Yup, the elephant in the room: the Honor 10 has a black-out notch to the top of the screen where the front-facing camera and speaker are housed. That cuts into the image, but can be hidden via the software by simply hiding the notch. However, in sunlight, as LCD isn't perfectly black, that hidden look isn't 100 per cent perfect. It is mostly convincing, though.
The notch is going to divide opinion: some people hate the idea of one, others have come to embrace the added screen portion that's provided as a result (and most apps are designed where smaller amounts of data exist to these corners anyway). Our view is that it's not a bother: the idea of it doesn't appeal, sure, but as we said of the Huawei P20 and P20 Pro, just a little use and the notch's presence more-or-less vanishes from the mind.
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Performance & battery life
- HiSilicon Kirin 970 processor (4x 2.4GHz, 4x 1.8GHz), 4GB RAM
- 3,400mAh battery capacity, USB-C fast-charging
- 128GB storage (no microSD), dual SIM slots
- EMUI 8.1 re-skin over Android 8.1 Oreo
The UK version of the Honor 10 comes with 128GB storage, which is good news as there's no microSD card slot. It is dual SIM, though, which is fairly unusual for a UK phone (and we'd prefer a microSD card really).
Power-wise, the Honor is almost as powerful as the top-ranked Huawei phone of 2018, the P20 Pro. However, the Honor's use of 4GB RAM makes it the slightest bit different in use, with the occasional micro-second delay in starting an app by comparison. Nonetheless, for a sub-£400 phone the Honor 10 performs 95 per cent the flagship and is rather impressive. South Park: Phone Destroyer has presented no problems in running smoothly.
In the time we've been using the phone it's not crashed, but we have had one or two Gmail non-responses, which has been a nuisance. The software experience is otherwise largely like Google's Android (upon which EMUI runs), but with some additional quirks, some of which are useful: there's the notch control, the ability to change the display colour temperature, control certain functions with knuckle-based touches, and more.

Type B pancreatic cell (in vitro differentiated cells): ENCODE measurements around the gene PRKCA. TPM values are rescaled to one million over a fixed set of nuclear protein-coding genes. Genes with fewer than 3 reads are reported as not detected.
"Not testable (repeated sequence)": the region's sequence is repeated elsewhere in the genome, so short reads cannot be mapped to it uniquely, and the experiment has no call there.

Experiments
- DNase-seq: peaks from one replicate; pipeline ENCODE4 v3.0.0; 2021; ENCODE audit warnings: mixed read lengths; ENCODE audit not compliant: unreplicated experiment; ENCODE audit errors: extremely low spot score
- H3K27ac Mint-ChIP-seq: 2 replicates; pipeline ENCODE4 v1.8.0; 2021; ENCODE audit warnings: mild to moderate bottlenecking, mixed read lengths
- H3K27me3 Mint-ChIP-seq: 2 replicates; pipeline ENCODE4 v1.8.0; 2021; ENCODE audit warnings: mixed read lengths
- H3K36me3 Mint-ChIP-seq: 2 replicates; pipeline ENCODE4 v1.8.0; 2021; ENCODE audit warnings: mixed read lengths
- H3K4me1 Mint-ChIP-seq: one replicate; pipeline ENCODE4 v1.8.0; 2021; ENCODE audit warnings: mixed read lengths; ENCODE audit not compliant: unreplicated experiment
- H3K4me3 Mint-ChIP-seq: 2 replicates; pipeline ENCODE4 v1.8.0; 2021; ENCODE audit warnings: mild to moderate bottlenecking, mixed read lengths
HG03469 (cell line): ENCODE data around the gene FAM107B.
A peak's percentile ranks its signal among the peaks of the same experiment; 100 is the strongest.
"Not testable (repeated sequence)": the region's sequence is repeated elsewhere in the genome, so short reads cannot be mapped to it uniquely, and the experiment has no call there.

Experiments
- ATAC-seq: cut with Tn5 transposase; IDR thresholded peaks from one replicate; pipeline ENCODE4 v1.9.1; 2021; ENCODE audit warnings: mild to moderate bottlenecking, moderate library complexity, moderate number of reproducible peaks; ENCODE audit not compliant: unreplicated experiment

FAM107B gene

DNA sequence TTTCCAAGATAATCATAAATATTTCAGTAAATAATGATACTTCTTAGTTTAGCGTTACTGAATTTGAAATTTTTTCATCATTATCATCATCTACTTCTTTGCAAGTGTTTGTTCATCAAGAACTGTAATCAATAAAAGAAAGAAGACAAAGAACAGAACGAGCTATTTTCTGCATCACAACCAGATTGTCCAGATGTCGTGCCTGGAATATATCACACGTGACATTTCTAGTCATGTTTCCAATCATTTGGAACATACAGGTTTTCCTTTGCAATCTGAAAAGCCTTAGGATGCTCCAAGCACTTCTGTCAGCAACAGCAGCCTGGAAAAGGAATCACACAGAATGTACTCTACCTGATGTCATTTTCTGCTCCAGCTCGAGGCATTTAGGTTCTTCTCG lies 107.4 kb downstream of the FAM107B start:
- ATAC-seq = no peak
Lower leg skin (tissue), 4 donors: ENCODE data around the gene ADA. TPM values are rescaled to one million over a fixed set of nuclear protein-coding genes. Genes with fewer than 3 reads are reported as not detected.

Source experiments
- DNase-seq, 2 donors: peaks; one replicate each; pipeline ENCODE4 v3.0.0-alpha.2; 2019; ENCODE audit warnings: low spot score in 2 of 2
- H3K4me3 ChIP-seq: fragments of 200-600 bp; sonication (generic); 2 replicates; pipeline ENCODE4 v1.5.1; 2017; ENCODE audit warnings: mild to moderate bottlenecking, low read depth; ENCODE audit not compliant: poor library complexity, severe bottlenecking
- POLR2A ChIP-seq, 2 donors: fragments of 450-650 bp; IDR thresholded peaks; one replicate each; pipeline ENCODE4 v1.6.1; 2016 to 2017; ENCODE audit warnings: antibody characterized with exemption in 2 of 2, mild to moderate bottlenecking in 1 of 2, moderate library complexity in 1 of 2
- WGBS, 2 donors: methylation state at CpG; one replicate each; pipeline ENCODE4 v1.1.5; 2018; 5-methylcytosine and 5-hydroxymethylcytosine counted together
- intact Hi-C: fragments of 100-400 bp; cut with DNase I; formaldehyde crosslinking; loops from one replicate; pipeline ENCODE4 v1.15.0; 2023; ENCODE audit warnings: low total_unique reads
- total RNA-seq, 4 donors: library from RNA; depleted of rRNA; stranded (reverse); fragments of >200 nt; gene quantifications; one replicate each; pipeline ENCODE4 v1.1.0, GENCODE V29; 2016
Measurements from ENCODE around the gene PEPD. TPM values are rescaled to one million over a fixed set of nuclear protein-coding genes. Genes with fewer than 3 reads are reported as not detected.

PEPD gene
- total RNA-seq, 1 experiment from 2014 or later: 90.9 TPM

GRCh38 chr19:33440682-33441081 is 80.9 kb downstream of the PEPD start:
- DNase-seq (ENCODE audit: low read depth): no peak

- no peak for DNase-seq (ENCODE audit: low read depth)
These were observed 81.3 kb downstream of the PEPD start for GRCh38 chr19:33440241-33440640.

One new app for Honor is called Party Mode: it's a way to share music between multiple devices via WLAN using NFC. The idea is great fun, the implementation is a disaster - it just doesn't work. We've tried it on a Huawei P20 Pro, a Porsche Design Huawei Mate RS and a Google Pixel XL 2 and it doesn't work on any of them.
The software also handles battery longevity, which we've found to be a little inconsistent in the Honor 10. The 3,400mAh cell on board is rather large, which is great, but for the first few days we weren't achieving the length of use per charge we were expecting. After a few days, however, and when selecting Smart Resolution (which auto-adjusts resolution depending on task) it settled down, translating to around 16 hours of use per charge (the battery's claims that it'll go for far longer are, with normal use, largely misguided - it's overly generous in its predictions). The software update from June 2018 looks to further improve this, or at least stabilise it.
When it's time to top-up, the USB Type-C socket to the bottom (yay, no USB-B as per so many older Honor phones) means fast-charging. Handy if you've been gaming hard and want to cram some extra juice into the phone for those all-important extra hours of use.
- Dual rear cameras for standard and depth-effect Portrait photography
- Phase-detection autofocus for rear cameras
- 24MP monochrome sensor with f/1.8 aperture
- 16MP colour sensor with f/1.8 aperture
- 24MP front-facing camera with f/2.0 aperture
- 4K at 30fps video maximum
Almost every new phone comes with dual cameras, the Honor 10 being no different. Like many other competitors, the two cameras work in harmony to derive depth data and produce an enhanced blurred background effect - in what's typically called Portrait mode. It works ok here, just as it does elsewhere: on a small screen you might not spot the imperfect blurred edges, which are rather common, but it's rather fun when it works well.